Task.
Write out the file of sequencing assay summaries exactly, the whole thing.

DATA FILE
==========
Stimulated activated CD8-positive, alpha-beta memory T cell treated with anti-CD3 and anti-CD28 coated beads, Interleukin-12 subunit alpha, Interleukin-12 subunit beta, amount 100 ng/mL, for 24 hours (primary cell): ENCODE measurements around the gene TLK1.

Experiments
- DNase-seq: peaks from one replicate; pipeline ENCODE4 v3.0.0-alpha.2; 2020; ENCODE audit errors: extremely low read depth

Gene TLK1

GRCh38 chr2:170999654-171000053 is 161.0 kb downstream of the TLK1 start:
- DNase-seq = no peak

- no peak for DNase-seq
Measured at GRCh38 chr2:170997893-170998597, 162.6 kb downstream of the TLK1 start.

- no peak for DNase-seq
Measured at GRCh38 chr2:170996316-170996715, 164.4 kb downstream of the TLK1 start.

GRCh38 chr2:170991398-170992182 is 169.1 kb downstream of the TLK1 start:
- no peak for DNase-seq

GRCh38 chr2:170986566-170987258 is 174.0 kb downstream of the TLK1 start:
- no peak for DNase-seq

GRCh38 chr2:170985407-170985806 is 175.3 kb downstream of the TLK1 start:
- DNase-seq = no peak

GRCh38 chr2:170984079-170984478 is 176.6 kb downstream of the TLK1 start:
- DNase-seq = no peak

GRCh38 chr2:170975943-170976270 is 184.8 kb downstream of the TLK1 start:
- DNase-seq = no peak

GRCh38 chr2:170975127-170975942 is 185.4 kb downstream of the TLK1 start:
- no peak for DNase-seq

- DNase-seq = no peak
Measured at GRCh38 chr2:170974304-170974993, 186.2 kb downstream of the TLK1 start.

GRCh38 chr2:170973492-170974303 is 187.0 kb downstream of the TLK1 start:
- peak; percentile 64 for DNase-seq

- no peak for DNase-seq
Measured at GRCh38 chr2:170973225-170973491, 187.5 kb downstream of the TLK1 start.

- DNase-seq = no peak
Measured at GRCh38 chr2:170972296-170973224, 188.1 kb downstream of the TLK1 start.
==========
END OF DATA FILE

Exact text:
Stimulated activated CD8-positive, alpha-beta memory T cell treated with anti-CD3 and anti-CD28 coated beads, Interleukin-12 subunit alpha, Interleukin-12 subunit beta, amount 100 ng/mL, for 24 hours (primary cell): ENCODE measurements around the gene TLK1.

Experiments
- DNase-seq: peaks from one replicate; pipeline ENCODE4 v3.0.0-alpha.2; 2020; ENCODE audit errors: extremely low read depth

Gene TLK1

GRCh38 chr2:170999654-171000053 is 161.0 kb downstream of the TLK1 start:
- DNase-seq = no peak

- no peak for DNase-seq
Measured at GRCh38 chr2:170997893-170998597, 162.6 kb downstream of the TLK1 start.

- no peak for DNase-seq
Measured at GRCh38 chr2:170996316-170996715, 164.4 kb downstream of the TLK1 start.

GRCh38 chr2:170991398-170992182 is 169.1 kb downstream of the TLK1 start:
- no peak for DNase-seq

GRCh38 chr2:170986566-170987258 is 174.0 kb downstream of the TLK1 start:
- no peak for DNase-seq

GRCh38 chr2:170985407-170985806 is 175.3 kb downstream of the TLK1 start:
- DNase-seq = no peak

GRCh38 chr2:170984079-170984478 is 176.6 kb downstream of the TLK1 start:
- DNase-seq = no peak

GRCh38 chr2:170975943-170976270 is 184.8 kb downstream of the TLK1 start:
- DNase-seq = no peak

GRCh38 chr2:170975127-170975942 is 185.4 kb downstream of the TLK1 start:
- no peak for DNase-seq

- DNase-seq = no peak
Measured at GRCh38 chr2:170974304-170974993, 186.2 kb downstream of the TLK1 start.

GRCh38 chr2:170973492-170974303 is 187.0 kb downstream of the TLK1 start:
- peak; percentile 64 for DNase-seq

- no peak for DNase-seq
Measured at GRCh38 chr2:170973225-170973491, 187.5 kb downstream of the TLK1 start.

- DNase-seq = no peak
Measured at GRCh38 chr2:170972296-170973224, 188.1 kb downstream of the TLK1 start.